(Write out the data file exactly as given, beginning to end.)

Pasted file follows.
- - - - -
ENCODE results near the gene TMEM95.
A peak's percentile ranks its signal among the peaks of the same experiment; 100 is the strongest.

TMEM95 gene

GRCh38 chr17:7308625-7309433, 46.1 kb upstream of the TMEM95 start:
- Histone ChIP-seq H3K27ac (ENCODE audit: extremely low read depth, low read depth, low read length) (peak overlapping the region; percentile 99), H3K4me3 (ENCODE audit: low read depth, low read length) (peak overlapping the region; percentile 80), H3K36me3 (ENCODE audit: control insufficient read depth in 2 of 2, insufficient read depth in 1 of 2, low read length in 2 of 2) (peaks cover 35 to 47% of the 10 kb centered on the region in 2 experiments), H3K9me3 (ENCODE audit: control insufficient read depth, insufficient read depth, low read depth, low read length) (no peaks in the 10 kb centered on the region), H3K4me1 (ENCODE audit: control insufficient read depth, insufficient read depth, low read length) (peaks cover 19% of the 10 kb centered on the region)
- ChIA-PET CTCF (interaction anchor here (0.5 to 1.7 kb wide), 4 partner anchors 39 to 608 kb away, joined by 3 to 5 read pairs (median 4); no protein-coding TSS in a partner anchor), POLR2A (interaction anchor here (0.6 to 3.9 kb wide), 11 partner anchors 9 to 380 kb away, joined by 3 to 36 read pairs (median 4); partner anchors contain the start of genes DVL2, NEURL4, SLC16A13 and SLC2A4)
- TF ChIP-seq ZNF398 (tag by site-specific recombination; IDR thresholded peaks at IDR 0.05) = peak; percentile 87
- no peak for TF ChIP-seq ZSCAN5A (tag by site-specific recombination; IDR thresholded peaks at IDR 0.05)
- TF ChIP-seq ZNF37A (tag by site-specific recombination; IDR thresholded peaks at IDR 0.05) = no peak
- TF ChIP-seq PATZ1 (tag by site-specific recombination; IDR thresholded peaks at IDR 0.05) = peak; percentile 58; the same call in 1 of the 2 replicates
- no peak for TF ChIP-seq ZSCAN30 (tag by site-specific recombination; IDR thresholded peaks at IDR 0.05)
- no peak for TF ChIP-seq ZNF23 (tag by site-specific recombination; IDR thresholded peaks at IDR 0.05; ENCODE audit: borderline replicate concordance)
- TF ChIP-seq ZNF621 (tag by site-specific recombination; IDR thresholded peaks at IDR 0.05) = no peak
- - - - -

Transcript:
ENCODE results near the gene TMEM95.
A peak's percentile ranks its signal among the peaks of the same experiment; 100 is the strongest.

TMEM95 gene

GRCh38 chr17:7308625-7309433, 46.1 kb upstream of the TMEM95 start:
- Histone ChIP-seq H3K27ac (ENCODE audit: extremely low read depth, low read depth, low read length) (peak overlapping the region; percentile 99), H3K4me3 (ENCODE audit: low read depth, low read length) (peak overlapping the region; percentile 80), H3K36me3 (ENCODE audit: control insufficient read depth in 2 of 2, insufficient read depth in 1 of 2, low read length in 2 of 2) (peaks cover 35 to 47% of the 10 kb centered on the region in 2 experiments), H3K9me3 (ENCODE audit: control insufficient read depth, insufficient read depth, low read depth, low read length) (no peaks in the 10 kb centered on the region), H3K4me1 (ENCODE audit: control insufficient read depth, insufficient read depth, low read length) (peaks cover 19% of the 10 kb centered on the region)
- ChIA-PET CTCF (interaction anchor here (0.5 to 1.7 kb wide), 4 partner anchors 39 to 608 kb away, joined by 3 to 5 read pairs (median 4); no protein-coding TSS in a partner anchor), POLR2A (interaction anchor here (0.6 to 3.9 kb wide), 11 partner anchors 9 to 380 kb away, joined by 3 to 36 read pairs (median 4); partner anchors contain the start of genes DVL2, NEURL4, SLC16A13 and SLC2A4)
- TF ChIP-seq ZNF398 (tag by site-specific recombination; IDR thresholded peaks at IDR 0.05) = peak; percentile 87
- no peak for TF ChIP-seq ZSCAN5A (tag by site-specific recombination; IDR thresholded peaks at IDR 0.05)
- TF ChIP-seq ZNF37A (tag by site-specific recombination; IDR thresholded peaks at IDR 0.05) = no peak
- TF ChIP-seq PATZ1 (tag by site-specific recombination; IDR thresholded peaks at IDR 0.05) = peak; percentile 58; the same call in 1 of the 2 replicates
- no peak for TF ChIP-seq ZSCAN30 (tag by site-specific recombination; IDR thresholded peaks at IDR 0.05)
- no peak for TF ChIP-seq ZNF23 (tag by site-specific recombination; IDR thresholded peaks at IDR 0.05; ENCODE audit: borderline replicate concordance)
- TF ChIP-seq ZNF621 (tag by site-specific recombination; IDR thresholded peaks at IDR 0.05) = no peak